‘Black box’ of plankton fix oceans’ carbon

One thought on “‘Black box’ of plankton fix oceans’ carbon”

  1. Another good story during the week on Catalyst was a segment on another tiny ocean dweller, the pteropods.



    “Dr Donna Roberts
    There are millions and billions of tonnes of pteropods in the Southern Ocean and in some regions, particularly the Ross Sea area, there is more pteropods per cubic metre than krill”

    When CO2 dissolves, it reacts with water to form carbonic acid and carbonate ions, which decreases the pH. Aragonite is more soluble, so any change in pH will affect the growth of aragonite shells first.

    Dr Donna Roberts
    Now, aragonite is actually in the shells of pteropods and in corals. So corals and pteropods are going to be at risk first if the ocean health and the ocean chemistry changes and it’s changing because we’re putting carbon dioxide into the water.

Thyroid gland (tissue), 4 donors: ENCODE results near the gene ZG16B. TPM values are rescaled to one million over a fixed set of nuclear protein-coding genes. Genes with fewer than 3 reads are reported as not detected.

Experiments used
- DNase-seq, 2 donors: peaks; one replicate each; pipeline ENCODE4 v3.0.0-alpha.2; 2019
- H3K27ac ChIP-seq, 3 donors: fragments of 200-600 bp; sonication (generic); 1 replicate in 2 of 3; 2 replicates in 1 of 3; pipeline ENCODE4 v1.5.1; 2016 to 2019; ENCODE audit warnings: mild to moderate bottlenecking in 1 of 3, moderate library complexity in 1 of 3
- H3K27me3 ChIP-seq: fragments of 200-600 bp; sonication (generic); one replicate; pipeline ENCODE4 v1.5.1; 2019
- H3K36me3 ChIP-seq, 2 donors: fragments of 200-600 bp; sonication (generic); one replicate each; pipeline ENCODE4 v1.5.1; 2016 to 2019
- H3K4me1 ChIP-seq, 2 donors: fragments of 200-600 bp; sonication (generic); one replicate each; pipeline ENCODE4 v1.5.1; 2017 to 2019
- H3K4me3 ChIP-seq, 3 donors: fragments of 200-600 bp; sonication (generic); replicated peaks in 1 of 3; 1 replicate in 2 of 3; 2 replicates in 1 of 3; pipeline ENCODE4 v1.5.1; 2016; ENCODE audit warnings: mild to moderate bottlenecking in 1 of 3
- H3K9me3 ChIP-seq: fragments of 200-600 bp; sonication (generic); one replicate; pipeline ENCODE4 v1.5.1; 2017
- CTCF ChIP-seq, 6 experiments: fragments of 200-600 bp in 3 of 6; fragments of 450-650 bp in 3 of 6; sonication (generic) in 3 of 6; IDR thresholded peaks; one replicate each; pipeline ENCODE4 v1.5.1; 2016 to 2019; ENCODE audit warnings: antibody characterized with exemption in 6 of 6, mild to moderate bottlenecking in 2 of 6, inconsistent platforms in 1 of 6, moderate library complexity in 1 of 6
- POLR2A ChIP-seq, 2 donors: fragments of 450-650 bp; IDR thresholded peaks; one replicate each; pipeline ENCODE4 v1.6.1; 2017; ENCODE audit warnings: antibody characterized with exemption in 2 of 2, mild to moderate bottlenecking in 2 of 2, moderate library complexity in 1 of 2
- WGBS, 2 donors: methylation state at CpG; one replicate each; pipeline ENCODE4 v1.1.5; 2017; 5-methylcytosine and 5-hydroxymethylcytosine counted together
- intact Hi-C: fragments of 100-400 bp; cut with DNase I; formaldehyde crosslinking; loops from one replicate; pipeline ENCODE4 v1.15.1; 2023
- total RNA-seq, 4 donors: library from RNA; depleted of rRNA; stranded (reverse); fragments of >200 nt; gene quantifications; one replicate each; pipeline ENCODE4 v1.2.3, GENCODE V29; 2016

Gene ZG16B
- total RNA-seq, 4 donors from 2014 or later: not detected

That means the pteropods of the Southern Ocean, and the food chains they underpin, may be living on borrowed time. Donna can calculate the CO2 levels when they’ll basically run out of shell.

    Dr Donna Roberts
    The tipping point for pteropods in the southern ocean is four hundred and fifty parts per million and we are currently at three hundred and eighty eight so we’re heading there rapidly and we, we think from models that we’re going to get there in about the winter of 2030.

    Also from the same episode, Antarctic Glaciers:


    Interviews with various experts:



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